Wholesaling is the selling of merchandise to anyone—either a person or an organization—other than the end consumer of that merchandise. Wholesalers, who are sometimes referred to as middle agents, represent one of the links in the chain along which most goods pass on their way to the marketplace. As intermediaries between producers and consumers of goods, wholesalers facilitate the transport, preparation of quantity, storage, and sale of articles ultimately destined for customers. Wholesalers are extremely important in a variety of industries, including such diverse product areas as automobiles, grocery products, plumbing supplies, electrical supplies, and raw farm produce. They are particularly vital to the operations of small retailers. Whereas large retail companies buy directly from the manufacturer and often have their own intermediate warehousing operations, the limited resources of independent retail outlets makes alliances with wholesalers a practical necessity.
Strictly speaking, although a wholesaler may own or control retail operations, wholesalers do not sell to end-customers. Indeed, many wholesale operations are themselves owned by retailers or manufacturers. Even in these instances, however, the enterprise's wholesaling branch exists to facilitate the movement of goods from one area to a market demand in another area. Wholesaling provides manufacturers with an expanded consumer market potential in terms of geographical locations and consumer purchasing power while at the same time providing a cash flow for the manufacturer.
Wholesalers are successful only if they are able to serve the needs of their customers, who may be retailers or other wholesalers. Some of the marketing functions provided by wholesalers to their buyers include:
Although there are a number of ways to classify wholesalers, the categories used by the Census of Wholesale Trade are employed most often. The three types of wholesalers are 1) merchant wholesalers; 2) agents, brokers, and commission merchants; and 3) manufacturers' sales branches and offices.
MERCHANT WHOLESALERS Merchant wholesalers are firms engaged primarily in buying, taking title to, storing, and physically handling products in relatively large quantities and reselling the products in smaller quantities to retailers; industrial, commercial, or institutional concerns; and other wholesalers. These types of wholesaling agents are known by several different names, including wholesaler, jobber, distributor, industrial distributor, supply house, assembler, importer, and exporter, depending on their services.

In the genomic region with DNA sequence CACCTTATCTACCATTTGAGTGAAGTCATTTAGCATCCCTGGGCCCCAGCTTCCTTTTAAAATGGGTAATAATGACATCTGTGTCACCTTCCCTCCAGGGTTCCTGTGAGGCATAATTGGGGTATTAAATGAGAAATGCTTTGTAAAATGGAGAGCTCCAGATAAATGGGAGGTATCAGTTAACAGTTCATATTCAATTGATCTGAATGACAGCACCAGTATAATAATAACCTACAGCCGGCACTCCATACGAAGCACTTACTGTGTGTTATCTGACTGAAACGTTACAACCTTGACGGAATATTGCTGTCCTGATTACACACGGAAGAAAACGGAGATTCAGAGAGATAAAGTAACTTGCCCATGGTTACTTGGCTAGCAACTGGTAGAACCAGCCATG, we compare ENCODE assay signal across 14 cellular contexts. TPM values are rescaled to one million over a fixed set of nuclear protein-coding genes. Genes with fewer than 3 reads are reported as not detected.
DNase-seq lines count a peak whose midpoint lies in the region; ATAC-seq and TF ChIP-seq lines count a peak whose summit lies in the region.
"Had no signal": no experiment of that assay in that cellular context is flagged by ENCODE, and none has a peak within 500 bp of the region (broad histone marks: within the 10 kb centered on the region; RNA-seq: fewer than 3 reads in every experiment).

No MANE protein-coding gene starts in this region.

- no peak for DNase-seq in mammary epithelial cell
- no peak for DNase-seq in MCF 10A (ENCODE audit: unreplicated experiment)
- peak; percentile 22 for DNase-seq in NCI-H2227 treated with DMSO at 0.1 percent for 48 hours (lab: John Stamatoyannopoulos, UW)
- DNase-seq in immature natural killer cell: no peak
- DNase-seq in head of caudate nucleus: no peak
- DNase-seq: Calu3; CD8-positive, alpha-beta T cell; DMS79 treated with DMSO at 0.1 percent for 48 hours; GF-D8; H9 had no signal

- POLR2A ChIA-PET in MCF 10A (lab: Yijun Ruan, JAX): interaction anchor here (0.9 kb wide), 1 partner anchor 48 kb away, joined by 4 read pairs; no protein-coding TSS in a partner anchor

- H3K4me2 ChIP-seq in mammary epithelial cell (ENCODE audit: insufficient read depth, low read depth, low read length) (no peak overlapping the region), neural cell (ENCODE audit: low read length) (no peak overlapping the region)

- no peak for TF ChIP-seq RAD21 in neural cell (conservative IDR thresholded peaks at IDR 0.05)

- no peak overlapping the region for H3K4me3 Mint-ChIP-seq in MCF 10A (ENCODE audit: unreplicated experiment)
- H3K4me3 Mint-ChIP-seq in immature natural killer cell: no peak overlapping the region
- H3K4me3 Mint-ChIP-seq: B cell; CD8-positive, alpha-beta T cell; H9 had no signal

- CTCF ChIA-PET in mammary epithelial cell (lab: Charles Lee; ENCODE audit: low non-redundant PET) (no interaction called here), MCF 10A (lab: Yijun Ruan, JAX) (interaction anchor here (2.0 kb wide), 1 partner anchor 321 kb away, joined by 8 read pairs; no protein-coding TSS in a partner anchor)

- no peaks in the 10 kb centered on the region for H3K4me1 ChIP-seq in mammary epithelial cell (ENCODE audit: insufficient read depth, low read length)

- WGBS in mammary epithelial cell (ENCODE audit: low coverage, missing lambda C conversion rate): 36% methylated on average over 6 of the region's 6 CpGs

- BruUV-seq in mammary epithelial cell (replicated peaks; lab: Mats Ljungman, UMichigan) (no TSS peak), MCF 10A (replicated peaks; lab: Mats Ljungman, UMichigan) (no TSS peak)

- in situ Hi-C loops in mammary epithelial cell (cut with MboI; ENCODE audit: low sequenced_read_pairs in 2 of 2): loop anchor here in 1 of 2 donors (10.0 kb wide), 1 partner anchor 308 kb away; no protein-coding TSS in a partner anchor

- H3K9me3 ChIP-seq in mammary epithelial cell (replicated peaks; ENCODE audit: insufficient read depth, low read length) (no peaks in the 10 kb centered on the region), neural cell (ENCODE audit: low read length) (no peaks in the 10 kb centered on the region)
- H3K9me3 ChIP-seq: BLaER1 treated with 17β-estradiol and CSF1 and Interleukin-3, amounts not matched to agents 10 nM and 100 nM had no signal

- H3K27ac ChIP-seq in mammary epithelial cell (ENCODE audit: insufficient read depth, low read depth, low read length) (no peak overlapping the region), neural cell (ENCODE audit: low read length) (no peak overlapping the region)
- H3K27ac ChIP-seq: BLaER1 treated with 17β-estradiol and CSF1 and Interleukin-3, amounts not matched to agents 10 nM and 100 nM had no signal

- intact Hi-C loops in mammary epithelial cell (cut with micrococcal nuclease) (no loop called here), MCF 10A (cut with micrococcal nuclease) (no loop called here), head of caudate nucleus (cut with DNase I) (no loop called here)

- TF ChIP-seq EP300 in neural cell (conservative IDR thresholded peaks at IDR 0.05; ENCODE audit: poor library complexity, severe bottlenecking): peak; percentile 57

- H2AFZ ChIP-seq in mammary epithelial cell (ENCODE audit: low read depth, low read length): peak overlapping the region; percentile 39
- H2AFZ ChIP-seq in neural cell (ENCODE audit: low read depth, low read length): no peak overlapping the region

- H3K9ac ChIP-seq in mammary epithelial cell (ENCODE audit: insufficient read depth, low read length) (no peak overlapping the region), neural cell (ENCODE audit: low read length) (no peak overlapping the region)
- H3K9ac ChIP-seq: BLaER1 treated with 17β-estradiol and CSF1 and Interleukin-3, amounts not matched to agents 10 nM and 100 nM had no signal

According to E. Jerome McCarthy and William D. Perreault Jr., authors of Basic Marketing, merchant wholesalers account for the large majority of whole-saling establishments and wholesale sales. "As you might guess based on the large number of merchant wholesalers, they often specialize by certain types of products or customers," added McCarthy and Perreault. "They also tend to service relatively small geographic areas…. Merchant wholesalers also differin how many of the wholesaling functions they provide. There are two basic kinds of merchant wholesalers: 1) service (sometimes called full-service wholesalers) and 2) limited-function or limited-service wholesalers." The latter category of wholesalers, which itself is divided up into little niches, offer varying levels of service in such areas as product delivery, credit bestowal, inventory storage, provision of market or advisory information, and sales.
AGENTS, BROKERS, AND COMMISSIONMERCHANTS
Agents, brokers, and commission merchants are also independent middlemen who do not (for the most part) take title to the goods in which they deal, but instead are actively involved in negotiating and other functions of buying and selling while acting on behalf of their clients (commission merchants typically are limited to agricultural goods). They are usually compensated in the form of commissions on sales or purchases. Agents, brokers, and commission merchants usually represent the non-competing products of a number of manufacturers to several retailers. This category of wholesaler is particularly popular with producers with limited capital who can not afford to maintain their own sales forces.